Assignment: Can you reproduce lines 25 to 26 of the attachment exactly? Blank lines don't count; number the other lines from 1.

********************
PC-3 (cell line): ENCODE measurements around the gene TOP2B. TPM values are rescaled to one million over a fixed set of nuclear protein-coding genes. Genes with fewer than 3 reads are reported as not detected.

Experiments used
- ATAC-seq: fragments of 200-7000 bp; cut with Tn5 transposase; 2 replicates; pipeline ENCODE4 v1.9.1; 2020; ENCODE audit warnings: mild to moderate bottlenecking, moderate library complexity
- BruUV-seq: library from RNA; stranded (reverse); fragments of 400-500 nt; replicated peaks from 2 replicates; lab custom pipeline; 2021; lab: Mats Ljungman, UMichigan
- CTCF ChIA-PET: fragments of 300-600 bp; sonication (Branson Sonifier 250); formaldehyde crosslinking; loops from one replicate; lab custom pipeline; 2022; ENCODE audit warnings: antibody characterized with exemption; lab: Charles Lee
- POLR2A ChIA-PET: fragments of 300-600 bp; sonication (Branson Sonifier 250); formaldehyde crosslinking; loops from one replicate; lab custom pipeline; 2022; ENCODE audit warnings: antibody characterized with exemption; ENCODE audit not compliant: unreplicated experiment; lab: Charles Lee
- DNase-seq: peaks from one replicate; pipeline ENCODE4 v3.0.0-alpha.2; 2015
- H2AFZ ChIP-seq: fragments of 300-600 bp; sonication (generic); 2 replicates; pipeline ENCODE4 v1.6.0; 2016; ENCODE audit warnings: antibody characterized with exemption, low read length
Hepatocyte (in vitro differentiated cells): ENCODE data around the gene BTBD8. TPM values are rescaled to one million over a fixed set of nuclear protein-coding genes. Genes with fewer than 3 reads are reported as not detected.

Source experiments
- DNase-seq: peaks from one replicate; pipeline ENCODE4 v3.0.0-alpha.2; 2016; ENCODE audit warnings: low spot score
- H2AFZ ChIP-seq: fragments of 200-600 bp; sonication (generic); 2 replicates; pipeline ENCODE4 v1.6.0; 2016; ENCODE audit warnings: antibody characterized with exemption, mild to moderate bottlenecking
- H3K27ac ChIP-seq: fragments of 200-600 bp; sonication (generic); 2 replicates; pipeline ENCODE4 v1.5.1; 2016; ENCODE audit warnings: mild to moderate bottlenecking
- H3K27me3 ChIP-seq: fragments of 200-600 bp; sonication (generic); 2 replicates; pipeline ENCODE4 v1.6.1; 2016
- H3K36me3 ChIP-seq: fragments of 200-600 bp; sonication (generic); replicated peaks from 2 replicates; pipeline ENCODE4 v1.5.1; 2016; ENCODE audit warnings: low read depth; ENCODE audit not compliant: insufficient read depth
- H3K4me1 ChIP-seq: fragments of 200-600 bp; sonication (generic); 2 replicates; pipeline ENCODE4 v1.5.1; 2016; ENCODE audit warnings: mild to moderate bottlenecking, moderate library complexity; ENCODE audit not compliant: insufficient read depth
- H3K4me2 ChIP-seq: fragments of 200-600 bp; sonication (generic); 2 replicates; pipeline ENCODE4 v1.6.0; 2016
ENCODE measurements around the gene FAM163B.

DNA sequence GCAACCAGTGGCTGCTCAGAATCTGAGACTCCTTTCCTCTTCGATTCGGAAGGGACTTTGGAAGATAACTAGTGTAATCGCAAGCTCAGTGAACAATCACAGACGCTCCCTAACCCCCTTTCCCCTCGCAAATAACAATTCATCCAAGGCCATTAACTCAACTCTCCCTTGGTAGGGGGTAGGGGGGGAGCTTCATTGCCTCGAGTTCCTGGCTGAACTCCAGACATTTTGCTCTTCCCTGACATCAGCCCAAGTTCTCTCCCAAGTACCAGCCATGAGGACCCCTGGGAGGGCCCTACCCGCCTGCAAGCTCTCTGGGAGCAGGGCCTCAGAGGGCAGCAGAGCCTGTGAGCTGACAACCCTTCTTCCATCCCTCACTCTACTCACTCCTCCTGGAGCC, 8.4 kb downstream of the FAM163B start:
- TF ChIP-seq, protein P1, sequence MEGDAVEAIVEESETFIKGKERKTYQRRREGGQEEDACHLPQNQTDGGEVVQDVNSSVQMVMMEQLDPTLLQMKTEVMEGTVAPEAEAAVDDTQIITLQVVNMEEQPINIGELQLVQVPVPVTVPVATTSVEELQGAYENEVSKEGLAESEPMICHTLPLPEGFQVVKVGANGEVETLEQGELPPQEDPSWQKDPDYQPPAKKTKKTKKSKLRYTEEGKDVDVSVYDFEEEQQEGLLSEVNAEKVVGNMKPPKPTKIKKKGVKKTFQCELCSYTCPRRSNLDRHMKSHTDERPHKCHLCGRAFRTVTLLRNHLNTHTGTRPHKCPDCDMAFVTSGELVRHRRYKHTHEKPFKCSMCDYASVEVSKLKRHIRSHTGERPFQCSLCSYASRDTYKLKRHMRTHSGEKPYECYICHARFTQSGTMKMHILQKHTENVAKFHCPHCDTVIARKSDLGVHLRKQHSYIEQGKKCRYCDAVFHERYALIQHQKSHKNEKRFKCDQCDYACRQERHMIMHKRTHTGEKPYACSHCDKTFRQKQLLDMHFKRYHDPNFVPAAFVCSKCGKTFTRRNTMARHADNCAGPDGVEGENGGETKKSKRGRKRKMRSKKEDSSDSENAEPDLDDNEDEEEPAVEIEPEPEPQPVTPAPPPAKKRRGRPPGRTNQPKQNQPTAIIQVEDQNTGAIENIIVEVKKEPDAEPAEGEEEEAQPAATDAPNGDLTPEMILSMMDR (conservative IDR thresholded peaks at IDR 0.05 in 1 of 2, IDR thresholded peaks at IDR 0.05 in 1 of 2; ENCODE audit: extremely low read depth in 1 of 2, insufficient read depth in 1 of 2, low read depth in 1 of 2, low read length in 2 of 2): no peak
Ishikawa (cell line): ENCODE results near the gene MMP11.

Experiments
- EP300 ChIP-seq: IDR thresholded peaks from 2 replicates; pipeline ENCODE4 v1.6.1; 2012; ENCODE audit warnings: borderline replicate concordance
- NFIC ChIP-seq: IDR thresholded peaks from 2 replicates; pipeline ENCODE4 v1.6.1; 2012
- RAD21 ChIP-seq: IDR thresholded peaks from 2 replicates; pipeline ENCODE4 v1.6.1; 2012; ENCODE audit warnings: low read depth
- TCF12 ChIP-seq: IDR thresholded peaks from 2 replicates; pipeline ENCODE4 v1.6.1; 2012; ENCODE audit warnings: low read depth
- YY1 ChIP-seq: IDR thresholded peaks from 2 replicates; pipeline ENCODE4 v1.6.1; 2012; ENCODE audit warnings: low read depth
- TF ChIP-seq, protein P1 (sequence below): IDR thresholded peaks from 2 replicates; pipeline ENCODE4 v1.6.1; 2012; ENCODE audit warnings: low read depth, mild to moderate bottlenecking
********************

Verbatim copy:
- RAD21 ChIP-seq: IDR thresholded peaks from 2 replicates; pipeline ENCODE4 v1.6.1; 2012; ENCODE audit warnings: low read depth
- TCF12 ChIP-seq: IDR thresholded peaks from 2 replicates; pipeline ENCODE4 v1.6.1; 2012; ENCODE audit warnings: low read depth